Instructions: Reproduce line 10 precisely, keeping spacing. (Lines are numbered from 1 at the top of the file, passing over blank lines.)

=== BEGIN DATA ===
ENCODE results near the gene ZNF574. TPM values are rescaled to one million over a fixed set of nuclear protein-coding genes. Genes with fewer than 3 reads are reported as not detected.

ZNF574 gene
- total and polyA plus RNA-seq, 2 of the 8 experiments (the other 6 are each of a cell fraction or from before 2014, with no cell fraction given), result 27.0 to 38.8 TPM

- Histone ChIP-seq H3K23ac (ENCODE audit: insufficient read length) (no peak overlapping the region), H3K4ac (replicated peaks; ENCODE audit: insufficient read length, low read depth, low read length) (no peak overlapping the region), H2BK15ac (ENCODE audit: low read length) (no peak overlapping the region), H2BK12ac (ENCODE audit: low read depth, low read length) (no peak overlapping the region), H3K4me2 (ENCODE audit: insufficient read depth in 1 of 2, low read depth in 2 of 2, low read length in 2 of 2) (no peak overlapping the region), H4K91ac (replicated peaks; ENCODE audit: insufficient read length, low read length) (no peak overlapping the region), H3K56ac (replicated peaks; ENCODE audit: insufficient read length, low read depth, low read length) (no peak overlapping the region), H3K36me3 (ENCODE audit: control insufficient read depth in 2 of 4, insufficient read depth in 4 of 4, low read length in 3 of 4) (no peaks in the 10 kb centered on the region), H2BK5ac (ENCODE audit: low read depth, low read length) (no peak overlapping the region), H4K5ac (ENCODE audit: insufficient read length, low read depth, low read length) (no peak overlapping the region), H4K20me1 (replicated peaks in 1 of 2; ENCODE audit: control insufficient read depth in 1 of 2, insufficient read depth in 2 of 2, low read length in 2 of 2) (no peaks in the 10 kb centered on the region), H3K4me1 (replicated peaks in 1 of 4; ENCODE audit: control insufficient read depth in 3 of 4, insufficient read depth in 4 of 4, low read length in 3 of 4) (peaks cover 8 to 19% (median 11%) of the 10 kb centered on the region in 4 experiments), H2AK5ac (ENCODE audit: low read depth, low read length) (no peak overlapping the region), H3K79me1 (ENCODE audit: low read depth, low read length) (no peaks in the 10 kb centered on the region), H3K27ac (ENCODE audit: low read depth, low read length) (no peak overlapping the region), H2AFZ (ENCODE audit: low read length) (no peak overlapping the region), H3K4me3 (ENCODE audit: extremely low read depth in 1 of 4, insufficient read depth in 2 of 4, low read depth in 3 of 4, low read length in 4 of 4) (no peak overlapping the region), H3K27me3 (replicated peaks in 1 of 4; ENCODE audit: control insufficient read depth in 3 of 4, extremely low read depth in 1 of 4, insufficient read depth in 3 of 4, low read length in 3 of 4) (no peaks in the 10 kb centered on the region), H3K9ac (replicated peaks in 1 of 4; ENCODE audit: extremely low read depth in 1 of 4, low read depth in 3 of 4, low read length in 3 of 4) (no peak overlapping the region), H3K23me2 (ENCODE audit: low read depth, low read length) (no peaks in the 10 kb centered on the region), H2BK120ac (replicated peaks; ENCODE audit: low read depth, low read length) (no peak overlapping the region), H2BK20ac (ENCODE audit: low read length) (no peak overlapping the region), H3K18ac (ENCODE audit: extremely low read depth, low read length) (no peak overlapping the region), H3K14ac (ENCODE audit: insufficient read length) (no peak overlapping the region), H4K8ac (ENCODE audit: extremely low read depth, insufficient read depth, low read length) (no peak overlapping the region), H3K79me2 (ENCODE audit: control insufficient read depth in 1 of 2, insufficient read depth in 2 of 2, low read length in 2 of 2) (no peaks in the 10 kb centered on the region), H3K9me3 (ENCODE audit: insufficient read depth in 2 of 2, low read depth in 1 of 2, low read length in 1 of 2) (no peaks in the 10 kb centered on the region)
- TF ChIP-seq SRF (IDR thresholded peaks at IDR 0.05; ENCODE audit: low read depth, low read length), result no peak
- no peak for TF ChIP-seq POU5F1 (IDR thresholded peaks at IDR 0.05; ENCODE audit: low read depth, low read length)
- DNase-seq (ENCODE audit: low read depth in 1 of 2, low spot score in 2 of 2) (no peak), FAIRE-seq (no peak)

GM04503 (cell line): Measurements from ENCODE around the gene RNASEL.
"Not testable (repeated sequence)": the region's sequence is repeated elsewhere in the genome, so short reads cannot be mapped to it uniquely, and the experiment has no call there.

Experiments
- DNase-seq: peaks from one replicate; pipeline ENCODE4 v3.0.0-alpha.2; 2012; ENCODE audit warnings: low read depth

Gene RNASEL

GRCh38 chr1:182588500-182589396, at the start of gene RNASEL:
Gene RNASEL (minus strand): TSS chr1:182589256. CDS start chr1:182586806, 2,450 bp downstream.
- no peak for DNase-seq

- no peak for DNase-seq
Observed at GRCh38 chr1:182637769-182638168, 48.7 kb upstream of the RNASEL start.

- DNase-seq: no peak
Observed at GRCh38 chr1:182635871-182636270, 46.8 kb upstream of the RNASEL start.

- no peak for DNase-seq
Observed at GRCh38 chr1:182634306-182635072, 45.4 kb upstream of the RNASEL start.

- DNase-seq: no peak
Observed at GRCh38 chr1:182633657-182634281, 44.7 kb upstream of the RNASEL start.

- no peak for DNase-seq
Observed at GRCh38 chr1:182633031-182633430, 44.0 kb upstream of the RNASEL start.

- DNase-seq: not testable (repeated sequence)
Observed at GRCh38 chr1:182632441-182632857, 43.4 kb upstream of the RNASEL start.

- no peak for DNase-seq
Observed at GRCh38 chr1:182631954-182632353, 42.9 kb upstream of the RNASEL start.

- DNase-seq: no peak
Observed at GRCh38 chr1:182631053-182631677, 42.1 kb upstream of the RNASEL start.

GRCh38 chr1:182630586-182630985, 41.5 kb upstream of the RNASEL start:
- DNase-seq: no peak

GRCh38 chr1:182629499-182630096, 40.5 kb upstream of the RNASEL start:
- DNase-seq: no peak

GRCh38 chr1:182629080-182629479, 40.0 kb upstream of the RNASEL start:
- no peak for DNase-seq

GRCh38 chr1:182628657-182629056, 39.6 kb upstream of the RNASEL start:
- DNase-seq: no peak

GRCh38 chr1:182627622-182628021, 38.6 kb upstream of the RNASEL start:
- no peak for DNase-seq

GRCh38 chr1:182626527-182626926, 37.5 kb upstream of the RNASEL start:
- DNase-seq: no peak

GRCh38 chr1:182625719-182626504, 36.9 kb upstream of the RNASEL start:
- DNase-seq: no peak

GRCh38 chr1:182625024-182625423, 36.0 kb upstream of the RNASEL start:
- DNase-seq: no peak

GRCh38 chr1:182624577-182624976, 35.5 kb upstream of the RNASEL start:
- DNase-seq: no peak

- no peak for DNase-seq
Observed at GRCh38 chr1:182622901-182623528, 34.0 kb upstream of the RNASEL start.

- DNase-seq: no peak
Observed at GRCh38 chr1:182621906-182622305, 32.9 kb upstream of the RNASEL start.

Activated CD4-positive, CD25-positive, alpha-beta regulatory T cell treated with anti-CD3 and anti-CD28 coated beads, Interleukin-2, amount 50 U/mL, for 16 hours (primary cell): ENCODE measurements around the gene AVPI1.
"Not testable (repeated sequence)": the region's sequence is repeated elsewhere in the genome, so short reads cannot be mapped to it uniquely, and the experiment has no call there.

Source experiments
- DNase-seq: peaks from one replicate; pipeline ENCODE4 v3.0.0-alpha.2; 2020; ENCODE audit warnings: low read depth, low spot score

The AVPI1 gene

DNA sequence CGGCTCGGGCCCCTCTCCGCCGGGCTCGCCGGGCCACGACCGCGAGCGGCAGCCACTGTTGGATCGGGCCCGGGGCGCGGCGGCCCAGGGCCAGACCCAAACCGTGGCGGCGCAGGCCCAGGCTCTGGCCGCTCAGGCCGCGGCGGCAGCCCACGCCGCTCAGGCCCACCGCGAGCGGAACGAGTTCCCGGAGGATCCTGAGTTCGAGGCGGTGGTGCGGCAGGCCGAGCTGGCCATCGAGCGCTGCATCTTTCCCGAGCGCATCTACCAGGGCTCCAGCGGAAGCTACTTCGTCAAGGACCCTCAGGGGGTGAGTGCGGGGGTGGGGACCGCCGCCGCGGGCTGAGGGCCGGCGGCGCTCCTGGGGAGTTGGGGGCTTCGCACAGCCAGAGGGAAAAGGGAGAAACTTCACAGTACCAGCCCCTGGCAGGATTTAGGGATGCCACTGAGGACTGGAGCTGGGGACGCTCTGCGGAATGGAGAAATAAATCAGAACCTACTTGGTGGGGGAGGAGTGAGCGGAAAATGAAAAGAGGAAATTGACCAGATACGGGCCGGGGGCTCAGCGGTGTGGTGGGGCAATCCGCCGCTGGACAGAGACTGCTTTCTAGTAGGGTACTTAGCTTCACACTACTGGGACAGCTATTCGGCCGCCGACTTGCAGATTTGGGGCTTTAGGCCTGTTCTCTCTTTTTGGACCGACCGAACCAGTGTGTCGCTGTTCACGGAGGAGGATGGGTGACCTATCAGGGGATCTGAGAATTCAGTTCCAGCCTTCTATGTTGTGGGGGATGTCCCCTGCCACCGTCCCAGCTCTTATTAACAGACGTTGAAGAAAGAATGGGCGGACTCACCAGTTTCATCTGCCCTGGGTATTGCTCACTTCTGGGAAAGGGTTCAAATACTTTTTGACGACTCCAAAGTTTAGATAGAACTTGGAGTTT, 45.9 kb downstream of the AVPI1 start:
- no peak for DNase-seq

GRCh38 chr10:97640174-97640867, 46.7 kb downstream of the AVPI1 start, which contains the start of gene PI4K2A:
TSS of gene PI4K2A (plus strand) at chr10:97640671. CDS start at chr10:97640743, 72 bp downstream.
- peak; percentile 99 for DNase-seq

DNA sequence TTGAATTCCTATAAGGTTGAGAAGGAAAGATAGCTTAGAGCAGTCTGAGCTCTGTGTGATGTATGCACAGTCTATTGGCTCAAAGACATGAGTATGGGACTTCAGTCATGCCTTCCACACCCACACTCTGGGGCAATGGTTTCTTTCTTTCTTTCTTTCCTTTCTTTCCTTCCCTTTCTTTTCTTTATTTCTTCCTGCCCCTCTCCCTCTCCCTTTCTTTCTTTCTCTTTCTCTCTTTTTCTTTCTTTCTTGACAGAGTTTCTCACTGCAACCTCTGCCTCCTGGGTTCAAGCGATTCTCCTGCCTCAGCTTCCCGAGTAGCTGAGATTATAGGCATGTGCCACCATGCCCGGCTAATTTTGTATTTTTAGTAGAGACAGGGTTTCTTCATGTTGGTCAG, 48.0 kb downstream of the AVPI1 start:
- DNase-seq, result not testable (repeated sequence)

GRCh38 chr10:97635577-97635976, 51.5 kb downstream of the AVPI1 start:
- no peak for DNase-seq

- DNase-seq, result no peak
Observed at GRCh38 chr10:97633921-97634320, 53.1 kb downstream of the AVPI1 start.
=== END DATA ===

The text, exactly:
Experiments